Perspectives on Time deals with the problem of time from different perspectives such as logic, physics and philosophy. It contains 18 previously unpublished papers, written by philosophers from various European countries, as well as a large introduction about the history and the main situation in the respective fields today. The prominent issues which are addressed in this book concern the direction of time, the reality of tenses, the objectivity of becoming, the existence in time, and the logical structures of reasoning (...) about time. The papers have been written based on different approaches, partly depending on whether the authors subscribe to an A-theory or a B-theory of time. (shrink)
Since the late eighties, a sequel of annual workshops on logic and analytic philosophy has been held on the Island of Poel near Wismar, close to both Gottlob Frege’s grave and to his house in Bad Kleinen. The meeting last year, however, was held in Graal-Müritz and was devoted to Ontologic. It was organised by Jerzy Perzanowski, Uwe Scheffler and Max Urchs. The present number of Logic and Logical Philosophy is not exactly the proceedings of the 94’ conference. On one (...) hand, not all the papers presented at the workshop (see next page for the programme) are included in this volume, while others were changed considerably. On the other hand, colleagues who were to come but had to cancel for some reason were invited to submit their material, too. (shrink)
Lying is an ubiquitous element of communication. Amazingly enough, the topic is almost completely ignored by traditional logic. The usual example, Eubulides’ antinomy, is not a good one: intuitively, “the Liar” doesn’t lie. There are not many further approaches to be found in the literature. Why is this? There are quite a few reasons. We will consider them one by one and disclose further properties of lies at the same time. We sketch a general framework for the formal analysis of (...) lying. As a result we observe that non-adjunctive calculi fits in here quite comfortably. (shrink)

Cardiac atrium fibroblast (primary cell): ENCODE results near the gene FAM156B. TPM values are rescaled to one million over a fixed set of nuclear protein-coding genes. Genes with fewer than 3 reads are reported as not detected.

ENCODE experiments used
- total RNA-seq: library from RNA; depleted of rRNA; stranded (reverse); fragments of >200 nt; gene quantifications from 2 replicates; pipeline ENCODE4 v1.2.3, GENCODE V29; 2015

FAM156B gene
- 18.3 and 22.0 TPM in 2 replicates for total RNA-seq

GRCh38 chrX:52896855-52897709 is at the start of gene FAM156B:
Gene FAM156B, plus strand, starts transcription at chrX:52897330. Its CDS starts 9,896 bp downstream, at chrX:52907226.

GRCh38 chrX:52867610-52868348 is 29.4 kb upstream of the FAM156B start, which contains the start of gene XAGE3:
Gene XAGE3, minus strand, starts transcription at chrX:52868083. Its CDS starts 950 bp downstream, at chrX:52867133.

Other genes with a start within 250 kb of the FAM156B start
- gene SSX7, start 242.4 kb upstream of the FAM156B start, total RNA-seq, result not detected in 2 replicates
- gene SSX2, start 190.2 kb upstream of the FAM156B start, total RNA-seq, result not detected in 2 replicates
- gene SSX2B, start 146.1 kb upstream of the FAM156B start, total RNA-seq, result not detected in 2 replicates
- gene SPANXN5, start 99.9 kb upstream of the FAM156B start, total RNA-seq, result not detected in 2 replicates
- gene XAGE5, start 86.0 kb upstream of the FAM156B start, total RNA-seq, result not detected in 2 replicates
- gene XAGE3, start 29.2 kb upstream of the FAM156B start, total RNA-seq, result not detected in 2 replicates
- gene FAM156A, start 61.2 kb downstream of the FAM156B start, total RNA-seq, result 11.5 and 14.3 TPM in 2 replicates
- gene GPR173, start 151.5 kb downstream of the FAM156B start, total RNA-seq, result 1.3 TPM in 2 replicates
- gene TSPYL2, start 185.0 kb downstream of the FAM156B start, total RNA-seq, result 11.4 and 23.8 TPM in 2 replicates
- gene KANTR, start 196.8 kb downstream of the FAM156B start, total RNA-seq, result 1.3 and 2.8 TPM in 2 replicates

It seems that Polish logic has always been open to considerationsconcerning the use of methods and results of formal logic within disciplines.We overview a couple of such Polish contributions to what may be called therealm of applied logic. We take a closer look at the formalization of naturalreasoning, inconsistency-tolerant logic, and at the formal analysis of causalnexus.
Considering the growing need for formal counterparts of causal nexus (AI is desperately looking for a good one!) and thus trying to construct appropriate relations within a formal framework one faces the problem that the notion of “causal connection” is by no means explained with sufficient precision. How to overcome the resulting difficulties?